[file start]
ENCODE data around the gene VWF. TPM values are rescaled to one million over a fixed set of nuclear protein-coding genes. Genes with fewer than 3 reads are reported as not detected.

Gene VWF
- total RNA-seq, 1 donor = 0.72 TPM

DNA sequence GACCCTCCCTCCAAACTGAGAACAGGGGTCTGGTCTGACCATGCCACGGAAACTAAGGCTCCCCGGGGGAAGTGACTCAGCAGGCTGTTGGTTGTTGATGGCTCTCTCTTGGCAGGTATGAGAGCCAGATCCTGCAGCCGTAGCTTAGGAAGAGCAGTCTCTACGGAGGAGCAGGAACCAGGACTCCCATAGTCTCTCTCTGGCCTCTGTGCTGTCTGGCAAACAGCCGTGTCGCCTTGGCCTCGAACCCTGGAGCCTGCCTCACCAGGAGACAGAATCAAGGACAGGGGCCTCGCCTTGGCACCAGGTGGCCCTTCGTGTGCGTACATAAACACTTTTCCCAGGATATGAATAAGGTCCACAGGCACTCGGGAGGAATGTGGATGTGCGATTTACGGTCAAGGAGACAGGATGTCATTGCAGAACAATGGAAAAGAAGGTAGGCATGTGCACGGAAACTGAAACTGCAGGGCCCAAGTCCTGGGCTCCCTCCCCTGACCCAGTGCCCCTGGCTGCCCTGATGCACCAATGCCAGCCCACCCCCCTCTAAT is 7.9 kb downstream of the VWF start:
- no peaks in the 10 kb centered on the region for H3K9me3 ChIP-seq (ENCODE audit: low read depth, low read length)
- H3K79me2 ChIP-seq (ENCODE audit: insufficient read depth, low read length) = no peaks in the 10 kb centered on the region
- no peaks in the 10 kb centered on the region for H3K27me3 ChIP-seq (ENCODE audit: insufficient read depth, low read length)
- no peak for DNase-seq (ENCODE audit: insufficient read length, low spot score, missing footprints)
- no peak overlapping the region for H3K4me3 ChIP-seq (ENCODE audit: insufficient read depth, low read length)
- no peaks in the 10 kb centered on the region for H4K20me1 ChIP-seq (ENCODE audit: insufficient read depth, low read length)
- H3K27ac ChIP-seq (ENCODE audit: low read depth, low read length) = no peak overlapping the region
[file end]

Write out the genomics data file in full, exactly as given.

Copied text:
ENCODE data around the gene VWF. TPM values are rescaled to one million over a fixed set of nuclear protein-coding genes. Genes with fewer than 3 reads are reported as not detected.

Gene VWF
- total RNA-seq, 1 donor = 0.72 TPM

DNA sequence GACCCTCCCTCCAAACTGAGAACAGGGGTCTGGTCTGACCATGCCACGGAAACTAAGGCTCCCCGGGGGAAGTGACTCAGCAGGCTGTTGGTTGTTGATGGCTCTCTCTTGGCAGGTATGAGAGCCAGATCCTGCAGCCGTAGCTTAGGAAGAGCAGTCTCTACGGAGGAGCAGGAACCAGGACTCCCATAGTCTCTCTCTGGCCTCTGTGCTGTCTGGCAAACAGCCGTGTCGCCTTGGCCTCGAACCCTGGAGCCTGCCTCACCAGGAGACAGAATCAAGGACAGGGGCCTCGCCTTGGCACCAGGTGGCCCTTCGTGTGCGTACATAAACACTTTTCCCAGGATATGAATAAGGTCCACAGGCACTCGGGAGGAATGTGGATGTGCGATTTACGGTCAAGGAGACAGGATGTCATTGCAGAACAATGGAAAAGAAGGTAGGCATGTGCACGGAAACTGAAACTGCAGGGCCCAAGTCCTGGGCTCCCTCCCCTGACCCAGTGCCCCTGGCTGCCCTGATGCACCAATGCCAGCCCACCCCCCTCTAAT is 7.9 kb downstream of the VWF start:
- no peaks in the 10 kb centered on the region for H3K9me3 ChIP-seq (ENCODE audit: low read depth, low read length)
- H3K79me2 ChIP-seq (ENCODE audit: insufficient read depth, low read length) = no peaks in the 10 kb centered on the region
- no peaks in the 10 kb centered on the region for H3K27me3 ChIP-seq (ENCODE audit: insufficient read depth, low read length)
- no peak for DNase-seq (ENCODE audit: insufficient read length, low spot score, missing footprints)
- no peak overlapping the region for H3K4me3 ChIP-seq (ENCODE audit: insufficient read depth, low read length)
- no peaks in the 10 kb centered on the region for H4K20me1 ChIP-seq (ENCODE audit: insufficient read depth, low read length)
- H3K27ac ChIP-seq (ENCODE audit: low read depth, low read length) = no peak overlapping the region